Bush's decisions. After reviewing it, Senator
Graham requested that the Bush Administration
declassify the information before the Senate
voted on the Administration's resolution requesting
use of the military in Iraq.
rather than do so, CIA Director Tenet merely
sent Graham a letter discussing the findings.
Graham then complained that Tenet's letter
only addressed "findings that supported the
administration's position on Iraq," and ignored
information that raised questions about intelligence.
In short, Graham suggested that the Administration,
by cherrypicking only evidence to its own
liking, had manipulated the information to
support its conclusion.
statements by one of the high-level officials
privy to the decisionmaking process that lead
to the Iraqi war also strongly suggests manipulation,
if not misuse of the intelligence agencies.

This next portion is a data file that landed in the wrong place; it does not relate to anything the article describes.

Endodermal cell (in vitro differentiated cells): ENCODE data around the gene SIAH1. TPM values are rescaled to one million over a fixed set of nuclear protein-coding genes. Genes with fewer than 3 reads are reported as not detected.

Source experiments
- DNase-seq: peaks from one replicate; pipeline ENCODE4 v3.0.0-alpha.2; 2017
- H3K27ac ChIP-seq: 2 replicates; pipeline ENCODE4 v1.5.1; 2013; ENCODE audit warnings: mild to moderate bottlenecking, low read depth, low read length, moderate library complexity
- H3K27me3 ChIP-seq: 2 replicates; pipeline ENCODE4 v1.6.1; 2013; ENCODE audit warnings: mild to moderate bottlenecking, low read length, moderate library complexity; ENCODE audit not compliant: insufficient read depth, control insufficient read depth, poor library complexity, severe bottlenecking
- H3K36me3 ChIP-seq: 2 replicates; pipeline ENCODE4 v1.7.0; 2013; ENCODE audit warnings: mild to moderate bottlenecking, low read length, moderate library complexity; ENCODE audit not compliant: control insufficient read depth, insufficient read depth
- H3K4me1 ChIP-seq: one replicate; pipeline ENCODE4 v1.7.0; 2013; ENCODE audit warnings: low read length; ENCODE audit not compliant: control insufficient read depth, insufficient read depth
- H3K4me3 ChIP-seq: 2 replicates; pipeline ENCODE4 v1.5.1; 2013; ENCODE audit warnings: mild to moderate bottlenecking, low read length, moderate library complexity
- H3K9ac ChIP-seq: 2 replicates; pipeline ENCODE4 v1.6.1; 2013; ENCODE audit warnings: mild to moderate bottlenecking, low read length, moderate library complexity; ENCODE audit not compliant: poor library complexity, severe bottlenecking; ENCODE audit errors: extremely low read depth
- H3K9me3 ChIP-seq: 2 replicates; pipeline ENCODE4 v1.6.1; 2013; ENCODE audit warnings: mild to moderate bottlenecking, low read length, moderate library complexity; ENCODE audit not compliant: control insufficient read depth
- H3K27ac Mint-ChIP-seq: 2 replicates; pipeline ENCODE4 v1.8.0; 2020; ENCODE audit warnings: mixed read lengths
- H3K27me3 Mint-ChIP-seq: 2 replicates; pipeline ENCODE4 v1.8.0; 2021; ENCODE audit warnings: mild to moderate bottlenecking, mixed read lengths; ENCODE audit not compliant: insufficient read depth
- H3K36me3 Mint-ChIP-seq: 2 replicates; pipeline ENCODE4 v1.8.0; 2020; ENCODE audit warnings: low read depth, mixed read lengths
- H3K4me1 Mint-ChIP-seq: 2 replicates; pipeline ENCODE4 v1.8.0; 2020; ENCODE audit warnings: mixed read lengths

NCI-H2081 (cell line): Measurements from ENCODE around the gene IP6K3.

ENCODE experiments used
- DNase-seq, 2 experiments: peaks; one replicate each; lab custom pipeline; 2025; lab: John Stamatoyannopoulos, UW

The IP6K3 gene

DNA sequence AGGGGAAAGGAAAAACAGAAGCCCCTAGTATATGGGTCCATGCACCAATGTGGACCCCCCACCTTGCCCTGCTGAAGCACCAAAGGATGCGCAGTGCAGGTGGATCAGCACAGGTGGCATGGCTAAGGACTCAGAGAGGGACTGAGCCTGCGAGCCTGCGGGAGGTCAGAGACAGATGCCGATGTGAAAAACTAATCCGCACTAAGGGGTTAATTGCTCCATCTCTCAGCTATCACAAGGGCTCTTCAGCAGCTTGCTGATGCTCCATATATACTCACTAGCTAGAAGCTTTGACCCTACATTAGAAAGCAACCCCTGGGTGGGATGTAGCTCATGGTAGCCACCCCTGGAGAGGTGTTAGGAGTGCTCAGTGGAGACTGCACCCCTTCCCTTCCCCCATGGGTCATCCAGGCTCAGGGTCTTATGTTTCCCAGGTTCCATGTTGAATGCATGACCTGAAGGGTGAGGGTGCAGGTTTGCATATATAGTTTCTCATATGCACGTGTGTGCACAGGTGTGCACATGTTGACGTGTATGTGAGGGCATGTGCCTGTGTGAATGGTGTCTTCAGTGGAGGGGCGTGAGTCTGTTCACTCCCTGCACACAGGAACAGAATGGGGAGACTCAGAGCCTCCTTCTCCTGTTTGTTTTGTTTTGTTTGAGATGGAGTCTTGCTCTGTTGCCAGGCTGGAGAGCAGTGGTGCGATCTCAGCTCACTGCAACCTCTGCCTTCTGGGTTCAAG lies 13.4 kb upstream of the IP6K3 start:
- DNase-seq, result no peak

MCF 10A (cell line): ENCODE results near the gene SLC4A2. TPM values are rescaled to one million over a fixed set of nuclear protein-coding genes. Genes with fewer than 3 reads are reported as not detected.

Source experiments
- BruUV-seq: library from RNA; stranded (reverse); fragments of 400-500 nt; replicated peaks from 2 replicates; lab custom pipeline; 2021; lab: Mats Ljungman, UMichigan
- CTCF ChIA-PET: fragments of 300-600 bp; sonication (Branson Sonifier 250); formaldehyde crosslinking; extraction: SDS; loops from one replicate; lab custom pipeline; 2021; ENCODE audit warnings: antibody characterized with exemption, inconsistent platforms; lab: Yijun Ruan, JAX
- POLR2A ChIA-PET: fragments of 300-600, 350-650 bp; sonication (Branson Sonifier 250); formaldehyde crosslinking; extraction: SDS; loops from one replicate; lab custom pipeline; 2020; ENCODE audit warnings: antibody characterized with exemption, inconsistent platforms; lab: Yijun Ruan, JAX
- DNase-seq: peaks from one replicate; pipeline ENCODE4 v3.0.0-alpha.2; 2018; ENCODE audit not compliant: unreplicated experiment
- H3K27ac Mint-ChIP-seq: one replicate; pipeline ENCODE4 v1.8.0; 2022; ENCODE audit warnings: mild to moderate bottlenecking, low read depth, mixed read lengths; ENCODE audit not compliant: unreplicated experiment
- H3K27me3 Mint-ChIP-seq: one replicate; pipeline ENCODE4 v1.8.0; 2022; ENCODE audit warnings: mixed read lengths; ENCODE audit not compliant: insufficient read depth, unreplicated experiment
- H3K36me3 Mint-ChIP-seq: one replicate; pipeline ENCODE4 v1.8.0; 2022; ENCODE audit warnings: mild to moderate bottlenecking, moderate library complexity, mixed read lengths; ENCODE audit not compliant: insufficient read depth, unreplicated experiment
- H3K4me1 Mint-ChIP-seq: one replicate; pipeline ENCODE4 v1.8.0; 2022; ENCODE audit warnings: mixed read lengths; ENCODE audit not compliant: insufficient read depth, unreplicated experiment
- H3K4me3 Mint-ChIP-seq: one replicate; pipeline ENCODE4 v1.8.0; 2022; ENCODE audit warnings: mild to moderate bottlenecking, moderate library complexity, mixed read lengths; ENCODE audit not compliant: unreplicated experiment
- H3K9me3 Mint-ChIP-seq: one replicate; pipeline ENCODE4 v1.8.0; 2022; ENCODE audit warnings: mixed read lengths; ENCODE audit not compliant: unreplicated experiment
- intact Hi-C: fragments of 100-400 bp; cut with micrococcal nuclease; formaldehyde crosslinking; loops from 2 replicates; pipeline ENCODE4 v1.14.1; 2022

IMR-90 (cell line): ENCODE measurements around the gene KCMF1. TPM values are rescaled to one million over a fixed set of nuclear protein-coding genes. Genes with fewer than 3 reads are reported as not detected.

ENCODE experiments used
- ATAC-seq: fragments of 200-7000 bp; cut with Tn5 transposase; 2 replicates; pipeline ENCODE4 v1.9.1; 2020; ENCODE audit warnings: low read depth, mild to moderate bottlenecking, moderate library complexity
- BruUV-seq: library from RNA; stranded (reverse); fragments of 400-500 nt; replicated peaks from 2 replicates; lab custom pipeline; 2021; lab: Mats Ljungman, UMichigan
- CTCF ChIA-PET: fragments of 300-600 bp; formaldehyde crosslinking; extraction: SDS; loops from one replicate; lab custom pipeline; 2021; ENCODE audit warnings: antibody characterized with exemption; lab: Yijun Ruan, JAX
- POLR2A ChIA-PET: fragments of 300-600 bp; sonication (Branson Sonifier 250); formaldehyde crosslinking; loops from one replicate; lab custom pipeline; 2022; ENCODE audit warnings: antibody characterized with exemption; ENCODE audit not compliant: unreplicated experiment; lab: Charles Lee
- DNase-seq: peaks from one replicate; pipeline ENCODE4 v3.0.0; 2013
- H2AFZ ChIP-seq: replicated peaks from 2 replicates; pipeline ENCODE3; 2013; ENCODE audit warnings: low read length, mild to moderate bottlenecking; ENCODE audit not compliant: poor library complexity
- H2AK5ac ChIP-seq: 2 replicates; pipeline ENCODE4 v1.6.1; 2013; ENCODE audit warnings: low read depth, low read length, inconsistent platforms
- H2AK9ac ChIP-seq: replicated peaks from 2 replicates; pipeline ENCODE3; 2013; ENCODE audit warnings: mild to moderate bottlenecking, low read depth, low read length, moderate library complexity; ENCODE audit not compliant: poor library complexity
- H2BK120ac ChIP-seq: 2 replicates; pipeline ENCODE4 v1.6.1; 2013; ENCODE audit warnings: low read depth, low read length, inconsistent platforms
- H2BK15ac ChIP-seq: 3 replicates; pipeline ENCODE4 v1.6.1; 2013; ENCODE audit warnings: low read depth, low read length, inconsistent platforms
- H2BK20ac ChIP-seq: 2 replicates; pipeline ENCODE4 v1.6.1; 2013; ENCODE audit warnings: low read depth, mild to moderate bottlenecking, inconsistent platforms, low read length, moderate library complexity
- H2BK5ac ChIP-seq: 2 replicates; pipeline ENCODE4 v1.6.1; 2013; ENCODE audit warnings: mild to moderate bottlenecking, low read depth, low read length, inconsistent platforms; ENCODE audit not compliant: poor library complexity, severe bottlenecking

Deputy Secretary of Defense Paul Wolfowitz,
during an interview with Sam Tannenhaus of
Vanity Fair magazine, said: "The truth
is that for reasons that have a lot to do
with the U.S. government bureaucracy we settled
on the one issue that everyone could agree
on which was weapons of mass destruction as
the core reason." More recently, Wolfowitz
added what most have believed all along, that
the reason we went after Iraq is that "[t]he
country swims on a sea of oil."
than Watergate? A Potential Huge Scandal If
WMDs Are Still Missing
is right to suggest a possible comparison
to Watergate. In the three decades since Watergate,
this is the first potential scandal I have
seen that could make Watergate pale by comparison.
If the Bush Administration intentionally manipulated